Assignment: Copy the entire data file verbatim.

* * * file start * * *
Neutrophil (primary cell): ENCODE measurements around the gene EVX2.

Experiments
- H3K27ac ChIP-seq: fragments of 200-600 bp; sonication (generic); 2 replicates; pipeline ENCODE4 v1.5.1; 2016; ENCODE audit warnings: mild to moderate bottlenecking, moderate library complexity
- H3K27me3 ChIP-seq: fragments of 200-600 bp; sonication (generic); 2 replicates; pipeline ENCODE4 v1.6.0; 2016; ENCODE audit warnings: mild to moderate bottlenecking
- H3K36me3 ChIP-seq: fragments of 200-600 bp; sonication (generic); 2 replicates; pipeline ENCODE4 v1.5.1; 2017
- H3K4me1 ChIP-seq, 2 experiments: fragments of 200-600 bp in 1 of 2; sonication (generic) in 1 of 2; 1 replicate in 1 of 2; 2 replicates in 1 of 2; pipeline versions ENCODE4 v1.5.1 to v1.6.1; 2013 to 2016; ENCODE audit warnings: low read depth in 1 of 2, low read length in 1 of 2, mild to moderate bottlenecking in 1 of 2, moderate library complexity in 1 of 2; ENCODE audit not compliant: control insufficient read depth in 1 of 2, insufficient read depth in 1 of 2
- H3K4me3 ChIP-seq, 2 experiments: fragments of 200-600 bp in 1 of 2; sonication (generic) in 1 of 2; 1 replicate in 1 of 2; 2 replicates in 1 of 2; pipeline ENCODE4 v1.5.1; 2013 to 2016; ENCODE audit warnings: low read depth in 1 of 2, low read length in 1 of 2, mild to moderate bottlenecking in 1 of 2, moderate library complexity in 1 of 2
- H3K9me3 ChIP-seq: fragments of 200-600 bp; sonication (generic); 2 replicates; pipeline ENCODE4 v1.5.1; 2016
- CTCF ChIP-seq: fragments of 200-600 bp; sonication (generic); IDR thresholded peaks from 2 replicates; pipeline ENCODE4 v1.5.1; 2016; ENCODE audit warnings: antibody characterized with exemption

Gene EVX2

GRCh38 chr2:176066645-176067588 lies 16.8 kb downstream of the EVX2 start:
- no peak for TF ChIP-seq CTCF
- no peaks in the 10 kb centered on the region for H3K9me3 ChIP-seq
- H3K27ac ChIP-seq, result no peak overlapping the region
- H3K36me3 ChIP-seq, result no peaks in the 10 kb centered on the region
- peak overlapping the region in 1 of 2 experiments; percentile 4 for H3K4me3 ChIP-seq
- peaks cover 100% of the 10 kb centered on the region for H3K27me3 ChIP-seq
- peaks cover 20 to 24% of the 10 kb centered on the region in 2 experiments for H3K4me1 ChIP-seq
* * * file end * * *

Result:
Neutrophil (primary cell): ENCODE measurements around the gene EVX2.

Experiments
- H3K27ac ChIP-seq: fragments of 200-600 bp; sonication (generic); 2 replicates; pipeline ENCODE4 v1.5.1; 2016; ENCODE audit warnings: mild to moderate bottlenecking, moderate library complexity
- H3K27me3 ChIP-seq: fragments of 200-600 bp; sonication (generic); 2 replicates; pipeline ENCODE4 v1.6.0; 2016; ENCODE audit warnings: mild to moderate bottlenecking
- H3K36me3 ChIP-seq: fragments of 200-600 bp; sonication (generic); 2 replicates; pipeline ENCODE4 v1.5.1; 2017
- H3K4me1 ChIP-seq, 2 experiments: fragments of 200-600 bp in 1 of 2; sonication (generic) in 1 of 2; 1 replicate in 1 of 2; 2 replicates in 1 of 2; pipeline versions ENCODE4 v1.5.1 to v1.6.1; 2013 to 2016; ENCODE audit warnings: low read depth in 1 of 2, low read length in 1 of 2, mild to moderate bottlenecking in 1 of 2, moderate library complexity in 1 of 2; ENCODE audit not compliant: control insufficient read depth in 1 of 2, insufficient read depth in 1 of 2
- H3K4me3 ChIP-seq, 2 experiments: fragments of 200-600 bp in 1 of 2; sonication (generic) in 1 of 2; 1 replicate in 1 of 2; 2 replicates in 1 of 2; pipeline ENCODE4 v1.5.1; 2013 to 2016; ENCODE audit warnings: low read depth in 1 of 2, low read length in 1 of 2, mild to moderate bottlenecking in 1 of 2, moderate library complexity in 1 of 2
- H3K9me3 ChIP-seq: fragments of 200-600 bp; sonication (generic); 2 replicates; pipeline ENCODE4 v1.5.1; 2016
- CTCF ChIP-seq: fragments of 200-600 bp; sonication (generic); IDR thresholded peaks from 2 replicates; pipeline ENCODE4 v1.5.1; 2016; ENCODE audit warnings: antibody characterized with exemption

Gene EVX2

GRCh38 chr2:176066645-176067588 lies 16.8 kb downstream of the EVX2 start:
- no peak for TF ChIP-seq CTCF
- no peaks in the 10 kb centered on the region for H3K9me3 ChIP-seq
- H3K27ac ChIP-seq, result no peak overlapping the region
- H3K36me3 ChIP-seq, result no peaks in the 10 kb centered on the region
- peak overlapping the region in 1 of 2 experiments; percentile 4 for H3K4me3 ChIP-seq
- peaks cover 100% of the 10 kb centered on the region for H3K27me3 ChIP-seq
- peaks cover 20 to 24% of the 10 kb centered on the region in 2 experiments for H3K4me1 ChIP-seq